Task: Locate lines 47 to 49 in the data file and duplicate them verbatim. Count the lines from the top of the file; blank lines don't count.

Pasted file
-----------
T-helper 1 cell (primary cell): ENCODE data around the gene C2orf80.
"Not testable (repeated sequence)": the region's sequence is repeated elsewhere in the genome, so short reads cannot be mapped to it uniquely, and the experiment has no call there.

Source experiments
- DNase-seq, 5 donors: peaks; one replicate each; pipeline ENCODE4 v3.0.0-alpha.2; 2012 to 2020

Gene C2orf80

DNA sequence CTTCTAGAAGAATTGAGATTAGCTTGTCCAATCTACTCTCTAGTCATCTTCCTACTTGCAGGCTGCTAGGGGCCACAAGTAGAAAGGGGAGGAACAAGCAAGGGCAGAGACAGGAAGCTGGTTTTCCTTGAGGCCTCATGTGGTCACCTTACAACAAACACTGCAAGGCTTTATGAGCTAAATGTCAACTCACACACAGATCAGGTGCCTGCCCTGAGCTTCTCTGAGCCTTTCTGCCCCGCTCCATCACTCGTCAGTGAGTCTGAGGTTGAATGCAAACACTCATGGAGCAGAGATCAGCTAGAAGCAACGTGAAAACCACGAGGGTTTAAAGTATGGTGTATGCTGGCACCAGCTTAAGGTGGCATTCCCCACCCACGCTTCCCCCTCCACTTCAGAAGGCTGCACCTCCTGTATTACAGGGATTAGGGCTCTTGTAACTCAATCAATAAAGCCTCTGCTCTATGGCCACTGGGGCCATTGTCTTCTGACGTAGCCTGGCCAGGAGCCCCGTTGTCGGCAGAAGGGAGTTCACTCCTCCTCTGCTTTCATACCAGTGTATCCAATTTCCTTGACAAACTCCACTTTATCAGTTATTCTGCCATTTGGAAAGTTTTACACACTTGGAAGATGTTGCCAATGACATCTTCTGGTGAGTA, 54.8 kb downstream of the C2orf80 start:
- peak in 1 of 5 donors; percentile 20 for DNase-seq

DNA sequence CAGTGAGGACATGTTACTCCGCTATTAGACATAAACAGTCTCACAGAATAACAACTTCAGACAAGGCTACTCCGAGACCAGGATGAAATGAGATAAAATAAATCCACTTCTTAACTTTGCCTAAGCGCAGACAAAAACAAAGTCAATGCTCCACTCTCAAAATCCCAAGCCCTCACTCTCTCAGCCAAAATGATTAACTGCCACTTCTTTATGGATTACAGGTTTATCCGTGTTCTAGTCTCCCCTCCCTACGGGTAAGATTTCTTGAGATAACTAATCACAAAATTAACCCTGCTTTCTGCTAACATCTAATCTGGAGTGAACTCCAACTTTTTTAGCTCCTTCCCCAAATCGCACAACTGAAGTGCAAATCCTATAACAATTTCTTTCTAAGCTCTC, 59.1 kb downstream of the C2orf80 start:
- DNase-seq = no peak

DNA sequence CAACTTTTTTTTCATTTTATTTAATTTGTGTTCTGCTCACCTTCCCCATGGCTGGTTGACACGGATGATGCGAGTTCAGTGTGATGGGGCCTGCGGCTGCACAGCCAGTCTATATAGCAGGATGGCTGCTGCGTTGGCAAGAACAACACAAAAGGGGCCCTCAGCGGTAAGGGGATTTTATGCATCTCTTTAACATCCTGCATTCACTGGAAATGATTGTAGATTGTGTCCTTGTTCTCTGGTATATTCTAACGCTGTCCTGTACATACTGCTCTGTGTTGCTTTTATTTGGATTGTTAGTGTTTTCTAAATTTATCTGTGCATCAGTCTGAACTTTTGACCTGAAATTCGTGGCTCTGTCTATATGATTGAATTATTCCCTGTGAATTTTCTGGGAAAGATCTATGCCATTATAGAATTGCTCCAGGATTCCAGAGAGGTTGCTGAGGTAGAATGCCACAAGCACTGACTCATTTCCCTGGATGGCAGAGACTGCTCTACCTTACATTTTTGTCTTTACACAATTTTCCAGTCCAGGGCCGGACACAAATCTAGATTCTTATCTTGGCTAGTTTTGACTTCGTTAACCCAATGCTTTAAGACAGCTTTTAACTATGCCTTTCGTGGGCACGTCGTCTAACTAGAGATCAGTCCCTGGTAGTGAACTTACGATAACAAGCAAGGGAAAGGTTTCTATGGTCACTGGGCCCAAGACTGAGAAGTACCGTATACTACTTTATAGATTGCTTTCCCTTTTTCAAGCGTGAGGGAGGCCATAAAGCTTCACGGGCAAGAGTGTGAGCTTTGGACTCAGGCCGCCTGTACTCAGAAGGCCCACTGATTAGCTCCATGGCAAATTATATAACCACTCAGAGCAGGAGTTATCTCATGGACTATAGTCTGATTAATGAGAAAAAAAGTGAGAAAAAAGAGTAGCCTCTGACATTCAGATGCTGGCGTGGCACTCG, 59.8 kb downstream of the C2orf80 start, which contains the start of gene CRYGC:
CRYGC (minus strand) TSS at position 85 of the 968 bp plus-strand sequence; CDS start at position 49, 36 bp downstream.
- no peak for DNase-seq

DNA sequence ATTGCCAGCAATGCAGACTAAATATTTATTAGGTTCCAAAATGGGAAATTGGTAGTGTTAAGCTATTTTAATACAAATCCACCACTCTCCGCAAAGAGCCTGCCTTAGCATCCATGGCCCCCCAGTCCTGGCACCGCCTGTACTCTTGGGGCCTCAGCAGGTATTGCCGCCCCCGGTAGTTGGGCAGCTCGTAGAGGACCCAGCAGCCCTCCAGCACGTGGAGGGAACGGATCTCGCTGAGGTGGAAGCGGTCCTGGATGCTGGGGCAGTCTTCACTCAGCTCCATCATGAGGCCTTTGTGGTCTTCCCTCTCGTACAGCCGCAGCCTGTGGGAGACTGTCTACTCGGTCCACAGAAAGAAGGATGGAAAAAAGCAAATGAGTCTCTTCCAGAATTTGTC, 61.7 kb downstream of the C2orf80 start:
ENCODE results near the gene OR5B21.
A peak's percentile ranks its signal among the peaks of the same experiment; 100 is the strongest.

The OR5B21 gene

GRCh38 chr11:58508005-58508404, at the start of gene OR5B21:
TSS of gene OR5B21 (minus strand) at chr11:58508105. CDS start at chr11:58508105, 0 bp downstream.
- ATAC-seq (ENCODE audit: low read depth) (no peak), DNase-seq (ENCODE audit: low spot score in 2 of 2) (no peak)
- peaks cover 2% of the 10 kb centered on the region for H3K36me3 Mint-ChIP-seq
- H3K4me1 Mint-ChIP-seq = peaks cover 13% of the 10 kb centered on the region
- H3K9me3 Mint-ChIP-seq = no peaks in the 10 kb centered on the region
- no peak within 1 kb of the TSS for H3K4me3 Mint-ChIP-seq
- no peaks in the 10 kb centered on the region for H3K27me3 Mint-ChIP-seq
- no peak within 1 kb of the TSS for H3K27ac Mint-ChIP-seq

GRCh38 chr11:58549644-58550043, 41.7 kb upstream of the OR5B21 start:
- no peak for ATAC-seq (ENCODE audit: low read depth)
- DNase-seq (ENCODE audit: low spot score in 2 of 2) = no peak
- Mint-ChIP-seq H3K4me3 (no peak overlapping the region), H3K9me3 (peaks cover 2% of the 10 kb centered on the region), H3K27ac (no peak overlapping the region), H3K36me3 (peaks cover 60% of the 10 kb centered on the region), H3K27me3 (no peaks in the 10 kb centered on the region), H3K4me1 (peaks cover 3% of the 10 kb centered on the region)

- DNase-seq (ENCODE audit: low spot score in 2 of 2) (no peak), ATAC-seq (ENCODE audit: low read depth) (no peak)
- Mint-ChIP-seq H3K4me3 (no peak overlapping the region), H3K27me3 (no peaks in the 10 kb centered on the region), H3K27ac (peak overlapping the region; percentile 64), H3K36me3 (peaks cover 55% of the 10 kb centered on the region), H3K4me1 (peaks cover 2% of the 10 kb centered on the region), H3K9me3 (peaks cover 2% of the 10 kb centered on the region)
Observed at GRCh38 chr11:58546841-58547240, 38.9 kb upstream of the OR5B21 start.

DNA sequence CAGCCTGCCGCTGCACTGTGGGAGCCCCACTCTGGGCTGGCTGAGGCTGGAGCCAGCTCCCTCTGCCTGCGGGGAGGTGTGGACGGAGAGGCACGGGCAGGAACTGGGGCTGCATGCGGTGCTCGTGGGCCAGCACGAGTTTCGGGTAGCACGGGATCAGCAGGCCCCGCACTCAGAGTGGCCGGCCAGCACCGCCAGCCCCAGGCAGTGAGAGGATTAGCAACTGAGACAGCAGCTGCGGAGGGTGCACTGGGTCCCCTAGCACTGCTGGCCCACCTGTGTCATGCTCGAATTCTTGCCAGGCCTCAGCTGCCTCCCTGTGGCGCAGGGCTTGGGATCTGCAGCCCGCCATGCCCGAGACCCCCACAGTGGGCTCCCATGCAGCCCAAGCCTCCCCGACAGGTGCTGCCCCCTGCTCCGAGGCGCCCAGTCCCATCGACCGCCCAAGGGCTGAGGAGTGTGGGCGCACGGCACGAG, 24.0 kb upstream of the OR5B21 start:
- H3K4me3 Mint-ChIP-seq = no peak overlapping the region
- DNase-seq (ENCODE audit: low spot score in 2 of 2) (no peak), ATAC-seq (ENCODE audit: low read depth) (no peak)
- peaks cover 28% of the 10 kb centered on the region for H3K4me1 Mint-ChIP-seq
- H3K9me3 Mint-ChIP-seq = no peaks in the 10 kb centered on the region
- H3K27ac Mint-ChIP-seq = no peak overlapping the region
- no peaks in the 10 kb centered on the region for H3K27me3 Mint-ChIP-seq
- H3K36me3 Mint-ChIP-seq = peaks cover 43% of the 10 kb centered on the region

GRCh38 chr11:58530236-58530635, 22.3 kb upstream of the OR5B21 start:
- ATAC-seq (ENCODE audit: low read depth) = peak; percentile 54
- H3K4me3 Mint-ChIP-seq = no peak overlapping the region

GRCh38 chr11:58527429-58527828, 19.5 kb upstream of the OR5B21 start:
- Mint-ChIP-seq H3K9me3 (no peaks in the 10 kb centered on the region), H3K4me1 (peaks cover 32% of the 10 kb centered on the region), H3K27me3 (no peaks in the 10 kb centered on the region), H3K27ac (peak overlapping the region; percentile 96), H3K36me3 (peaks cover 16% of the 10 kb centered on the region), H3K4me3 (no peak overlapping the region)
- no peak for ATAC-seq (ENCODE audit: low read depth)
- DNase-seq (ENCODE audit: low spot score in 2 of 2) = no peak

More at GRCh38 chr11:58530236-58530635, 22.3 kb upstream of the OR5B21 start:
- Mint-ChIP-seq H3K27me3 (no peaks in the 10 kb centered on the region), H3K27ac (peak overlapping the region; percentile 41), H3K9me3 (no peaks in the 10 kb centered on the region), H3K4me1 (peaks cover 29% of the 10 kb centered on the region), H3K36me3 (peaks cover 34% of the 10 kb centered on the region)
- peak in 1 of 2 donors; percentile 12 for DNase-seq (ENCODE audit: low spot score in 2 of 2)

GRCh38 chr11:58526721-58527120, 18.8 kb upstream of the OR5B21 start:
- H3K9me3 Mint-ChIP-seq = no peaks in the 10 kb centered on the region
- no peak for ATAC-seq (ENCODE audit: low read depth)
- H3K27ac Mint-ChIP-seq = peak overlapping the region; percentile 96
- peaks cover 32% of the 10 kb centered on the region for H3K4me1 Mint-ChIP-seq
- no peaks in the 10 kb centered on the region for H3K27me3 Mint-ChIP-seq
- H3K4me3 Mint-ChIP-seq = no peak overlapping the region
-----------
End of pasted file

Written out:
- DNase-seq (ENCODE audit: low spot score in 2 of 2) = no peak

More at GRCh38 chr11:58530236-58530635, 22.3 kb upstream of the OR5B21 start:
- Mint-ChIP-seq H3K27me3 (no peaks in the 10 kb centered on the region), H3K27ac (peak overlapping the region; percentile 41), H3K9me3 (no peaks in the 10 kb centered on the region), H3K4me1 (peaks cover 29% of the 10 kb centered on the region), H3K36me3 (peaks cover 34% of the 10 kb centered on the region)